Although Christ performed most of the religious practices that his parents taught him, there is no evidence that he offered sacrifices in the Temple. Why? Because he came to introduce the new sacrifice ‘in spirit and in truth’ that he promised to the Samaritan woman. It was the sacrifice of himself. This was the sacrifice that he offered to God throughout his life on earth and which he taught his new followers to practise in their lives too. That is why his followers were so aware of their priesthood, because only they could offer themselves, no one else could do it for them. And they knew that God would accept their offering if made in the new Temple and, in, with and through the new High Priest which is Christ. This is what happened sacramentally each time they went to Mass as it still is each time we go to Mass today.
Into the redeeming action of Christ
When Christ was dying on the Cross, a lifetime of selfless sacrificial loving was drawn together as one sublime action, in the final most testing, most agonising act of selfless sacrificial loving that he had ever made. At Mass he was, and still is, made present to his faithful followers in the act of performing this selfless sacrificial action, in the redemptive action that was first brought to completion on Calvary. In this way all who are called to follow him are drawn up to share in his redeeming action for themselves and for the world, that he now reaches out to through them. That is why St John quotes Christ as saying, “And when I am lifted up from the earth, I shall draw all men to myself” (John 12:32).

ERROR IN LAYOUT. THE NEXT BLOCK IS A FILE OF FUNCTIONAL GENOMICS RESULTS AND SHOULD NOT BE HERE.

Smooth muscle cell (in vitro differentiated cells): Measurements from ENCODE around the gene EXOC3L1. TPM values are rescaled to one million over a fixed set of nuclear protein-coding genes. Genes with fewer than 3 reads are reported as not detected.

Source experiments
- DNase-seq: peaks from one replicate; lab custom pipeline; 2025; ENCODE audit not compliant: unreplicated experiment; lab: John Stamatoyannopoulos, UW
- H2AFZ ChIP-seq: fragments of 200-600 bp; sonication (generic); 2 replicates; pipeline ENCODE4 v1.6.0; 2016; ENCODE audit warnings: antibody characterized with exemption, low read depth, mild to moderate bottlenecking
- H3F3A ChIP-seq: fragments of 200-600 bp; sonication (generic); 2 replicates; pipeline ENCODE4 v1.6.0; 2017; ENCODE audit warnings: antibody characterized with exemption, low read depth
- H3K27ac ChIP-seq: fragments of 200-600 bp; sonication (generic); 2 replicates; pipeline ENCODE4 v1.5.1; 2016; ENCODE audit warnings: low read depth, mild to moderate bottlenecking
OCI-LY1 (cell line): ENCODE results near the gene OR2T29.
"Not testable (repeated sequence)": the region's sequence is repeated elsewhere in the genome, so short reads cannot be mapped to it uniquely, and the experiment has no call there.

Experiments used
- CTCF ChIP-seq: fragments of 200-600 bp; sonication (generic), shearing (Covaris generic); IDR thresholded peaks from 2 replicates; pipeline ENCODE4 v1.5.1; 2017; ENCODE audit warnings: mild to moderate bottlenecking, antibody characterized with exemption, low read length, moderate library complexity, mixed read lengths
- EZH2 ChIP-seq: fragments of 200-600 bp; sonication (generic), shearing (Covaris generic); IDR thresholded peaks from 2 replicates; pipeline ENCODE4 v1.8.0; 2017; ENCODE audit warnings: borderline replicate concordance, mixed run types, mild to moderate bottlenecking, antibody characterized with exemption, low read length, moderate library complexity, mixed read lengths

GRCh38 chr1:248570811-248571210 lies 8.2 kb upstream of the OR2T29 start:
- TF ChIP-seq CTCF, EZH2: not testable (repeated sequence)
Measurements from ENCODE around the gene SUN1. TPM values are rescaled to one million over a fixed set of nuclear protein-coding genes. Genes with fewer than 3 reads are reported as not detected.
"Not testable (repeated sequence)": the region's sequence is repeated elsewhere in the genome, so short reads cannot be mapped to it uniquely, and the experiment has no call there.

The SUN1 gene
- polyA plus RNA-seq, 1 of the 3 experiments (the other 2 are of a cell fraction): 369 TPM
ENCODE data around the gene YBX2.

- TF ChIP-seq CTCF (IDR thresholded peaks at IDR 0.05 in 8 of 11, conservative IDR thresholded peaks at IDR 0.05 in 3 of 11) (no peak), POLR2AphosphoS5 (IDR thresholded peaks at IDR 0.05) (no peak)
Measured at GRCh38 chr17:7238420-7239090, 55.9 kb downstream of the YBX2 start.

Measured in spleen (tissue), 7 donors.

The Bread of Life
At their weekly Mass Christ was not just present as someone who had played a part in their history in their past, but as someone who was playing a part in their history in the present. The mutual divine loving that was uniting him with his Father was simultaneously overflowing onto and into all those present who were open to receive him. As they received him, as the bread of life, his love would draw them up and into his mystical body and into his mystical loving of his Father. What came to be called the Morning Offering would enable the first faithful to offer themselves each day to God, in, and through their Risen Lord. In doing this day after day in their lives, as Jesus did in his life, their whole lives would gradually be transformed into the Mass. The great Jesuit liturgist Josef Andreas Jungmann put it this way. “The Mass should so form us that the whole of our lives become the Mass, the place where we continually offer ourselves through Christ to the Father”.